How does mechanic read micrometer

How does mechanica read micrometer

             To learn to read the ROK micrometer you need to understand the Thimble and the Sleeve.

Here we are going to learn to read the micrometer by figuring out the markings on the Thimble and the Sleeve The Sleeve does not move. It looks like a ruler with ten numbers. The space between each number is divided into quarters. As the Thimble rotates around this Sleeve it covers up, or reveals the numbers marked on the Sleeve. It is easy to read a micrometer if you think of the markings on the Sleeve as dollars and quarters

            Outside Micrometers give you a chance to read measurements too small for a ruler. To read one, start from the left and work your way to the right. Set the micrometer to zero before you start. If your micrometer doesn’t read zero, check the owner’s manual to learn how to recalibrate it. When you measure something with the micrometer, it should shift from zero to the measurement for the object. For more accurate measurements, use a vernier with the inside micrometer.

           Know the parts of the micrometer before you read it. The micrometer is divided into the sleeve and the thimble. Notice that the sleeve’s horizontal position contains numbers 0.1 inch apart, and tick marks 0.025 inches apart. View the numbers on the thimble, which are vertically listed. Count each tick on the thimble as “0.001” inches apart. If you have a vernier ruler on your electronic micrometer, read each tick on that ruler as 0.0001 inches apart. Notice that the vernier is also vertical, and is right next to the numbers on the thimble.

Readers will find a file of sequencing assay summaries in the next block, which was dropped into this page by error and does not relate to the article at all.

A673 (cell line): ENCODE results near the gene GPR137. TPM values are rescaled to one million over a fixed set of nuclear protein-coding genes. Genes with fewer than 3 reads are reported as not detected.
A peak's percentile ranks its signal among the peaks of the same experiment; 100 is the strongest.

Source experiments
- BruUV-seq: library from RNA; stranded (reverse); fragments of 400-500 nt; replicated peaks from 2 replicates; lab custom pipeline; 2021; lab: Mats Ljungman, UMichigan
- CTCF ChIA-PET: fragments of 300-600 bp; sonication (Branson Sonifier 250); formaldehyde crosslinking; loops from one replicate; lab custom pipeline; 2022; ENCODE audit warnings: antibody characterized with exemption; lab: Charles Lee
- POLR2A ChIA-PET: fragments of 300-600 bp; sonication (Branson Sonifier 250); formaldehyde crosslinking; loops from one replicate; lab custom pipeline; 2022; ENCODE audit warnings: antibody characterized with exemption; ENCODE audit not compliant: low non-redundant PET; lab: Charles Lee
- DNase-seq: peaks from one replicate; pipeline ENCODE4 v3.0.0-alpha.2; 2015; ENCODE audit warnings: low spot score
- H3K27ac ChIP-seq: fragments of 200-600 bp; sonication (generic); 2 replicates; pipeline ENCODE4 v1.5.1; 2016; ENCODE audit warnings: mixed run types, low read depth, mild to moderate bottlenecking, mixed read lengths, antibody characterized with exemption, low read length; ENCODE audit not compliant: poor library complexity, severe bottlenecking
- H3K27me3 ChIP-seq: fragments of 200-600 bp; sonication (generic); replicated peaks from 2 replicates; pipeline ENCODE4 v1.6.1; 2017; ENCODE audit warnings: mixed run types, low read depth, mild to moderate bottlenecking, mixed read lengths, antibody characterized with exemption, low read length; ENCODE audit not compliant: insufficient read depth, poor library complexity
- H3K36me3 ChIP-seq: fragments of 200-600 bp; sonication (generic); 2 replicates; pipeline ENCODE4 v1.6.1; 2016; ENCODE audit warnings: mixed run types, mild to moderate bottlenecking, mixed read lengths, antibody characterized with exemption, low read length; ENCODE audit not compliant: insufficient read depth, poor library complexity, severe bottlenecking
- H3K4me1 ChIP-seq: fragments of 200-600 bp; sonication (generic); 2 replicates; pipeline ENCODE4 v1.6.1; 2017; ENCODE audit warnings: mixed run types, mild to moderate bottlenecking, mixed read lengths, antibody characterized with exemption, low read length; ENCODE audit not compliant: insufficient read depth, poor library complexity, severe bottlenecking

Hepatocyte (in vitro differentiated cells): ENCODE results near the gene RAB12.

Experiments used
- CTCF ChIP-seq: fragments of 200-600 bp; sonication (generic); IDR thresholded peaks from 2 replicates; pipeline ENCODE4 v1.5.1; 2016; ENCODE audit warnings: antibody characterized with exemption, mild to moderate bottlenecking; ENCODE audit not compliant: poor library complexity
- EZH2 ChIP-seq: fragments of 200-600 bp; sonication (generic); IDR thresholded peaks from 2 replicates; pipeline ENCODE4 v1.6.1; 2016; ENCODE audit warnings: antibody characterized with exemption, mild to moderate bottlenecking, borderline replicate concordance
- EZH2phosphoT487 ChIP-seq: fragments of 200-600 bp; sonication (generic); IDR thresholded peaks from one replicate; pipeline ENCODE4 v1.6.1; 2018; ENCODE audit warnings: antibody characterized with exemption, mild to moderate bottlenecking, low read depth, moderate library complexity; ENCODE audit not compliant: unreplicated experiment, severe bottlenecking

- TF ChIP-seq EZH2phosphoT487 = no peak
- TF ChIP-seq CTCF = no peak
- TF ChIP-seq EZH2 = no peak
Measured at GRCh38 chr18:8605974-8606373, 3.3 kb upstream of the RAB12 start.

Read from the sleeve of the detpth micrometer to start your measurement. Start with the numbers, then add the tick marks. For example, if you see a “1” and one visible tick mark on the sleeve, read that as 0.1 plus 0.025, or 0.125 inches. Notice how these ticks are perpendicular to a horizontal line that goes to the thimble. Read the tick mark on the sleeve immediately below that line. If that tick mark represents 24, add 0.024 inches to the result you got from the sleeve to get 0.149 inches.

          Read a vernier micrometer using the same concept that you use reading the sleeve and the thimble. If your micrometer has a vernier ruler, look for the line of the number that almost perfectly lines up with one of the numbers on the sleeve. Count each of these ticks as 0.0001 inches. Use the example in Step 2, only this time with a vernier ruler. Imagine that number 9 on the vernier ruler is almost perfectly lined up with the tick mark on the sleeve. Since each tick on the vernier ruler is 0.0001 inches apart, read that as 0.0009 inches, and add it to the result from Step 2: 0.149 + 0.0009 = 0.1499 inches.

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